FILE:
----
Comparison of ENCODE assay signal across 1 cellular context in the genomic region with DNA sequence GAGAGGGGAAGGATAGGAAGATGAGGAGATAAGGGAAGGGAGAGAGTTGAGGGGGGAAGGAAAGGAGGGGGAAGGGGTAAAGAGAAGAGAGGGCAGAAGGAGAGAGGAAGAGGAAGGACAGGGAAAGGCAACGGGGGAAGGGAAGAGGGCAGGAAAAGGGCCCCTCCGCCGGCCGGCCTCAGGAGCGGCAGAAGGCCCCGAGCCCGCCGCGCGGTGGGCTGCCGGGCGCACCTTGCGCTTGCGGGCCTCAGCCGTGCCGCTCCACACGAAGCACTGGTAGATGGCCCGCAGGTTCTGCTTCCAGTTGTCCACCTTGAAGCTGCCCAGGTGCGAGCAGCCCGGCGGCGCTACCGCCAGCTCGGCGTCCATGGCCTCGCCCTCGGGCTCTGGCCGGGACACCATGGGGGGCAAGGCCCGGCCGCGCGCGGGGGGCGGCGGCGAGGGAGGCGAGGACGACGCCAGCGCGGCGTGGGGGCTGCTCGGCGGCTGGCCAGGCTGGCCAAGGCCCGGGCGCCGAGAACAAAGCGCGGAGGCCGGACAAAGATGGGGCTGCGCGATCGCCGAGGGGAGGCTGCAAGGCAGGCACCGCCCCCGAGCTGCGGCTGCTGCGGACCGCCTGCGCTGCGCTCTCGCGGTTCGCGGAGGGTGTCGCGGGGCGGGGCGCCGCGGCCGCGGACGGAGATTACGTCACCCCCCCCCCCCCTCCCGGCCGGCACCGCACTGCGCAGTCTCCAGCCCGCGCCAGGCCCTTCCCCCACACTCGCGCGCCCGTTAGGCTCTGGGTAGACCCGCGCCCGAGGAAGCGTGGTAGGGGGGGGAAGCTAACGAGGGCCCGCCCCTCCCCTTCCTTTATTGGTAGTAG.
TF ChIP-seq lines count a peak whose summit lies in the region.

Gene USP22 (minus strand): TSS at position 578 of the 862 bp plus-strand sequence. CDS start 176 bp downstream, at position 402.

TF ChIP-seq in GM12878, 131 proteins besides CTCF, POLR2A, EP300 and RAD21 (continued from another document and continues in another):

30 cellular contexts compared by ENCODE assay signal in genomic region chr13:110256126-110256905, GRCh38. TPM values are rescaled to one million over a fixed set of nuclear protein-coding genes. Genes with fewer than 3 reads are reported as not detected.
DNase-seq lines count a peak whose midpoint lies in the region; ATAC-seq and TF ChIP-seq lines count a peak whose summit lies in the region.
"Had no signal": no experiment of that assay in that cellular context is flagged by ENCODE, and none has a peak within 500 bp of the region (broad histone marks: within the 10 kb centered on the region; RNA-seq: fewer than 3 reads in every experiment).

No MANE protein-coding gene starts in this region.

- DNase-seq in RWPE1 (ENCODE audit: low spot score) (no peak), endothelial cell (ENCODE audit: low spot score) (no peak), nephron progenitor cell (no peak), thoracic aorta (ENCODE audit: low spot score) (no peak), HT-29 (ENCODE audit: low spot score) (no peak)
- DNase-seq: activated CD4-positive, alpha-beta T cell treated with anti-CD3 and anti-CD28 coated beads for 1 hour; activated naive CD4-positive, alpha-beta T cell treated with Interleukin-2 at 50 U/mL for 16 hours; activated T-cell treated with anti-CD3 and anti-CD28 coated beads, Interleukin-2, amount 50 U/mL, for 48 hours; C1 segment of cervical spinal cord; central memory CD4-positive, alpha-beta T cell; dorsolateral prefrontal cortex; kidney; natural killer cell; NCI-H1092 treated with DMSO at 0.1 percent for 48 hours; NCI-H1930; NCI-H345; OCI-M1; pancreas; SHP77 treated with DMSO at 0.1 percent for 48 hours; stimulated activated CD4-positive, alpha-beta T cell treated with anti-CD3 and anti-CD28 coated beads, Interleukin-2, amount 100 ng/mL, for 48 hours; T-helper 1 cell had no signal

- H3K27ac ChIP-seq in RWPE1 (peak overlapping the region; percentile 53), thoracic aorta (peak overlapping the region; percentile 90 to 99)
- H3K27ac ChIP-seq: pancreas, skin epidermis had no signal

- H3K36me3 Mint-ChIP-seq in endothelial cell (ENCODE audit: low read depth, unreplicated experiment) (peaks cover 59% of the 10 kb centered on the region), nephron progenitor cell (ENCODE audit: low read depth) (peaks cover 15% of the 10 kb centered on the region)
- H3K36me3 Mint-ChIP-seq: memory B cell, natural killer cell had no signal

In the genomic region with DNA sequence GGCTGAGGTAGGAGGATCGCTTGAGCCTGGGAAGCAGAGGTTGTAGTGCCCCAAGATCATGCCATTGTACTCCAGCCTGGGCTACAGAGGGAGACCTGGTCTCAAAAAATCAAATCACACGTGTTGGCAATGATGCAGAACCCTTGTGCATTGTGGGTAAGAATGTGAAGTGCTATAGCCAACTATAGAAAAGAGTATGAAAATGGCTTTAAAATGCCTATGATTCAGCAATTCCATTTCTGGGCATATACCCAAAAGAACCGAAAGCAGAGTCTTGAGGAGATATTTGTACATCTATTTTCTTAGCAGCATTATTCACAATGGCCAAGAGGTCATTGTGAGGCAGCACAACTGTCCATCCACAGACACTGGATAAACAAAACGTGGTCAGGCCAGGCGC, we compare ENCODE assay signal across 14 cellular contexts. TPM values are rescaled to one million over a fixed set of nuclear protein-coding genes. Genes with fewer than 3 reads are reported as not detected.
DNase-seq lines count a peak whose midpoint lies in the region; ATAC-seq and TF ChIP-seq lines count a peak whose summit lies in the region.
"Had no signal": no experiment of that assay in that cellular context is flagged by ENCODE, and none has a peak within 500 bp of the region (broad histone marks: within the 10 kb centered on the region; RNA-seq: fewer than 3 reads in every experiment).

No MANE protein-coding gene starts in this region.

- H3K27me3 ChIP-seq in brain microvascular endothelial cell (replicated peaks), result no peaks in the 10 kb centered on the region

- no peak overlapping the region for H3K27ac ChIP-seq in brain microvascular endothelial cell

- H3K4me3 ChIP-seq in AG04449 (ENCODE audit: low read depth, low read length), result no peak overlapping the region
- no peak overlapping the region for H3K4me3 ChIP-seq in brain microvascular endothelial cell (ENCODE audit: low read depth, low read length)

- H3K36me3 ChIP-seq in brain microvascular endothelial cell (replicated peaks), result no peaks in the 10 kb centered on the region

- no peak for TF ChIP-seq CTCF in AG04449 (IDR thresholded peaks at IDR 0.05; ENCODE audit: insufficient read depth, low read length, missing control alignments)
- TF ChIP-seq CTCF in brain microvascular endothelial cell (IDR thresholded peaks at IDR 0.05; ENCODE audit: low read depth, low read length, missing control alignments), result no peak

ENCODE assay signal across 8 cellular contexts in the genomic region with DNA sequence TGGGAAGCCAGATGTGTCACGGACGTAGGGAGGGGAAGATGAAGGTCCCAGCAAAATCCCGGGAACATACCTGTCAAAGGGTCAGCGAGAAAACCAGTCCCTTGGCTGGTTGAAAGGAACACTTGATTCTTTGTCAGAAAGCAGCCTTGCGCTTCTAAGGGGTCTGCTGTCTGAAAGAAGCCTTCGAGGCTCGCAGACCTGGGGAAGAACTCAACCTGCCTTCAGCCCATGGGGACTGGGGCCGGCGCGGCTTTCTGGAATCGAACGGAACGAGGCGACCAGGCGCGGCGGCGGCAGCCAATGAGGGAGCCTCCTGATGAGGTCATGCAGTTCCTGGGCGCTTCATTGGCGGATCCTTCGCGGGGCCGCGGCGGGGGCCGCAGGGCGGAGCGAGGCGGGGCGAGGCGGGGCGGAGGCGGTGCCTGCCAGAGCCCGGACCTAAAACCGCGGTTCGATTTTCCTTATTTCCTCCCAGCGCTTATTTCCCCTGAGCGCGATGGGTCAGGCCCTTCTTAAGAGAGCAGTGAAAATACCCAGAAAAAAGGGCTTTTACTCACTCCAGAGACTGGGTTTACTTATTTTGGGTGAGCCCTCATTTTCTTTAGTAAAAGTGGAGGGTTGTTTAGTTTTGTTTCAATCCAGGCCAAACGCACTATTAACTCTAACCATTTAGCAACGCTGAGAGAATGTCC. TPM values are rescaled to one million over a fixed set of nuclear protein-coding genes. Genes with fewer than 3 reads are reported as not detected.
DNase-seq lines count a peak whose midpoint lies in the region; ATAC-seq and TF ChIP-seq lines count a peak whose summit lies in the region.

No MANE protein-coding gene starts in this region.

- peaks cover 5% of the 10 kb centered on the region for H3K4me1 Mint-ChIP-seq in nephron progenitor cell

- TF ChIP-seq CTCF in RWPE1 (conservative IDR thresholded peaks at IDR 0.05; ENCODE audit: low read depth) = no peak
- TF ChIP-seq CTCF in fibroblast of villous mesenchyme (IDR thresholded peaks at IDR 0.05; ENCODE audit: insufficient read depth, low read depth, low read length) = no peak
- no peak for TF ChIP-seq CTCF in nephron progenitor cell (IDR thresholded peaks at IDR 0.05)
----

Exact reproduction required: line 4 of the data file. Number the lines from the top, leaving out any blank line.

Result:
TF ChIP-seq in GM12878, 131 proteins besides CTCF, POLR2A, EP300 and RAD21 (continued from another document and continues in another):